Plant That Only Grows In Diamond-Rich Soil Found

Pandanus candelabrum, vintage engraving. Old engraved illustration of Pandanus candelabrum tree. Trousset encyclopedia (1886 - 1891) by Morphart Creation via Shutterstock

Pandanus candelabrum. It might sound like a mouthful, but this thorny, palm-like plant is about to get a lot of attention. Geologist Stephen E. Haggerty of Florida International University has noticed that this picky plant only likes to grow in the best, most expensive soil. That is to say, soil that contains diamonds. The paper describing this intriguing find has been published in Economic Geology.

This choosy plant has only been found on top of kimberlite pipes: mineral-rich geological formations that bring up material, including diamonds, from Earth's mantle layer. These fertile underground structures are leftover scars from ancient volcanic eruptions. Each one is shaped like a champagne flute and filled with a fertile cocktail of minerals such as potassium, magnesium, and phosphorus. “It sounds like a very good fertilizer, which it is,” says Haggerty. Perfect for a plant with expensive taste.

Haggerty associated Pandanus candelabrum with diamonds when he was searching for these kimberlite pipes in Liberia. He was dredging swamp soil in search of minerals that would indicate the presence of a kimberlite pipe below. While dredging, he not only discovered a new kimberlite pipe, 50 meters across (164 feet) and 500 meters (1,640 feet) long, but he also noticed that one particular plant was only found growing above these pipes: the Pandanus candelabrum.

A grove of Pandanus candelabrum, which appears to grow only in diamond-bearing kimberlite soils / Stephen Haggerty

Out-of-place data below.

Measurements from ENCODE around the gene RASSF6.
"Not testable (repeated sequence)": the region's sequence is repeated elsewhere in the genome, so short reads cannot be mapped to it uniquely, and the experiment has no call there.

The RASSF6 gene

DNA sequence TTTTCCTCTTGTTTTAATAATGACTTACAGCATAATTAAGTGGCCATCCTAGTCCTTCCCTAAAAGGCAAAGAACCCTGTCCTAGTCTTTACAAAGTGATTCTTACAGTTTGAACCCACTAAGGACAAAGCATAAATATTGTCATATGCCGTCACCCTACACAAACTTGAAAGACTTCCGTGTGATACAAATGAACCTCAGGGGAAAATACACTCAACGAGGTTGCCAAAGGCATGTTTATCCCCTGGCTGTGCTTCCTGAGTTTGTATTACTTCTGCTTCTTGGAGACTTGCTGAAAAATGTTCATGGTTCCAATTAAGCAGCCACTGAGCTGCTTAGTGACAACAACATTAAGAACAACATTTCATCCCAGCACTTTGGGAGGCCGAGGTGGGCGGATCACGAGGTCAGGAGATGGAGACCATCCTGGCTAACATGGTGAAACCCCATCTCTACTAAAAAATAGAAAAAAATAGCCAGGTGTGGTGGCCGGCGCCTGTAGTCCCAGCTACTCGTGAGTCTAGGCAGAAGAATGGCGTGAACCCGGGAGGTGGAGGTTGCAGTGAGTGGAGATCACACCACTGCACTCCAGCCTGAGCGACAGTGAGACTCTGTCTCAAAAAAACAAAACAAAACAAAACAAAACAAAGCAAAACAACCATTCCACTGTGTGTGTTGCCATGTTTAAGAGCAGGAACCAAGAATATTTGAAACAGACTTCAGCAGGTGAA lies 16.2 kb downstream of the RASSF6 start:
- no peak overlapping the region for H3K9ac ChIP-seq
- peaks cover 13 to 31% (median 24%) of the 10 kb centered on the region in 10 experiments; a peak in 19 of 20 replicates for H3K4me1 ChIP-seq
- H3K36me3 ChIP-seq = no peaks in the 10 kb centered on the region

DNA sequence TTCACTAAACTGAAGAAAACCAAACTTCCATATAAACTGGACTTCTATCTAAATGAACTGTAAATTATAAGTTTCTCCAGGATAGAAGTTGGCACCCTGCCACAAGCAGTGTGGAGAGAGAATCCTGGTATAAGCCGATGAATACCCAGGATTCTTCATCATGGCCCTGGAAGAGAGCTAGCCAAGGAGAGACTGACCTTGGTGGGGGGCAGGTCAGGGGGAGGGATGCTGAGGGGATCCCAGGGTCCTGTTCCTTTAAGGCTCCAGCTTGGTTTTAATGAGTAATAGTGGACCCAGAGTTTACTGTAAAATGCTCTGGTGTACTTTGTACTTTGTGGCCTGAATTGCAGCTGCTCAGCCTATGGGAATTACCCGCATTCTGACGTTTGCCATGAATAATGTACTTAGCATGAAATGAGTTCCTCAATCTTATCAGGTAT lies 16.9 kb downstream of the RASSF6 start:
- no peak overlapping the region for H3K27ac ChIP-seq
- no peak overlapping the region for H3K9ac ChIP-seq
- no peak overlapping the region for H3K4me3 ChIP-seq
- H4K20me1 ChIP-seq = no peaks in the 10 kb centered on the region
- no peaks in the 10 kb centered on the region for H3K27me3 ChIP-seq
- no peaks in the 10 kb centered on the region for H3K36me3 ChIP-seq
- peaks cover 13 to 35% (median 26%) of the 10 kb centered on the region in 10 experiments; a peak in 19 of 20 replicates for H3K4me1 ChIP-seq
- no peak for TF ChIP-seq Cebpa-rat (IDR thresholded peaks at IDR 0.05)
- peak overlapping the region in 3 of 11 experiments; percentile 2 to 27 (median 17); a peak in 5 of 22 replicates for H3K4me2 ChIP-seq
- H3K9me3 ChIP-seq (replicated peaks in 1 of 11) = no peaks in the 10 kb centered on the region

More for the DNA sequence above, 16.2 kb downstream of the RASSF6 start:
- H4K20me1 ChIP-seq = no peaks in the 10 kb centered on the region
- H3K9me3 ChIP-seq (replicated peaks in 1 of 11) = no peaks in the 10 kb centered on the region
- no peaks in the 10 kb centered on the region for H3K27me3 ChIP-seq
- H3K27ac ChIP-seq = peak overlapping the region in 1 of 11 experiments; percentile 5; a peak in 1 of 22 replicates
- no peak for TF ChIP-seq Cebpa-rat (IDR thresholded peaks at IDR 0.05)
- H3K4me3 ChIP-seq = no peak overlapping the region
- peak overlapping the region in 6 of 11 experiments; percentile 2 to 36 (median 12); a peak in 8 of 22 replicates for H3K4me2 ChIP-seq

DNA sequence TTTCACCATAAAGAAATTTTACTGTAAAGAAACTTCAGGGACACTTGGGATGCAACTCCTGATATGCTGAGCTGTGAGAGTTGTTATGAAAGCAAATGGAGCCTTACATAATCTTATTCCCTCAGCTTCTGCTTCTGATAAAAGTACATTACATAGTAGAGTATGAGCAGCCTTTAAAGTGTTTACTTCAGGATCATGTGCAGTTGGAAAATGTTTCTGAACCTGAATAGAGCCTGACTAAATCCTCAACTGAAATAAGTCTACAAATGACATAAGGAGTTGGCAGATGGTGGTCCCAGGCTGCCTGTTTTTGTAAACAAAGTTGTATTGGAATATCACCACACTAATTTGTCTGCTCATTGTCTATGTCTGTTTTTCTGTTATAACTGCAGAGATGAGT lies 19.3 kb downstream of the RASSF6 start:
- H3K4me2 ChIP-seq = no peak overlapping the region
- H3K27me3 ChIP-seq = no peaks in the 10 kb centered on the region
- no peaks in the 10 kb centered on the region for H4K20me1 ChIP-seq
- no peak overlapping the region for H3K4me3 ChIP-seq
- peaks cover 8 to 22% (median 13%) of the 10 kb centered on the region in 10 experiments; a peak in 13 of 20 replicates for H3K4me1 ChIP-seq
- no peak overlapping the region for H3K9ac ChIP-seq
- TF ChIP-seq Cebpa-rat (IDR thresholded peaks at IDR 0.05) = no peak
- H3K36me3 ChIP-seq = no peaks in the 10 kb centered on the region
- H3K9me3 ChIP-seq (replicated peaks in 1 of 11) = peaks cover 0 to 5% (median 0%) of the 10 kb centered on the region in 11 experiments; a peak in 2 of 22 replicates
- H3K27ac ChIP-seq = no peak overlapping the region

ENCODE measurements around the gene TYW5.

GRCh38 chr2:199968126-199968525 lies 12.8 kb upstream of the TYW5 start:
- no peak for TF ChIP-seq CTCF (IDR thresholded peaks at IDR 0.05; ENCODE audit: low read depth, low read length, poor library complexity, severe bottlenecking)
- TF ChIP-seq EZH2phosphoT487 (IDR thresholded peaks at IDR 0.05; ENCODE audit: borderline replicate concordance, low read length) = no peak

“It’s a brilliant observation, particularly in a heavily forested area that’s difficult to do exploration in,” says Karin Olson Hoal, a diamond geologist at the Colorado School of Mines. It's not surprising that the correlation has only been discovered now.

Haggerty will continue to evaluate the soil in West Africa in an effort to diagnose which kimberlite pipes are worth mining for diamonds amongst other minerals. He also wants to understand how the plant exchanges nutrients from the lush soil.

The overgrown forest makes finding this plant a tough task, so efforts will be made to try and spot this plant from aerial and satellite images. This could help West African countries locate diamond deposits, which could mean fantastic revenue from diamond mining. An added bonus comes from the fact that kimberlite pipe mining is less destructive to the environment than, for example, open-pit copper mining. The kimberlite pipe's column shape means kimberlite mines are narrow and damage the local ecosystem minimally.

The future also means looking into the past: The soil from the kimberlite mines will help geologists figure out what the heat and pressure conditions of Earth's mantle were like 150 million years ago, the same time that a rift opened between Africa and South America to create the Atlantic Ocean. The diamonds themselves are windows even into the ancient past—some are around 3 billion years old. The minerals trapped inside the diamonds may hold clues to the conditions that the diamonds experienced deep inside the earth.

[H/T Science]

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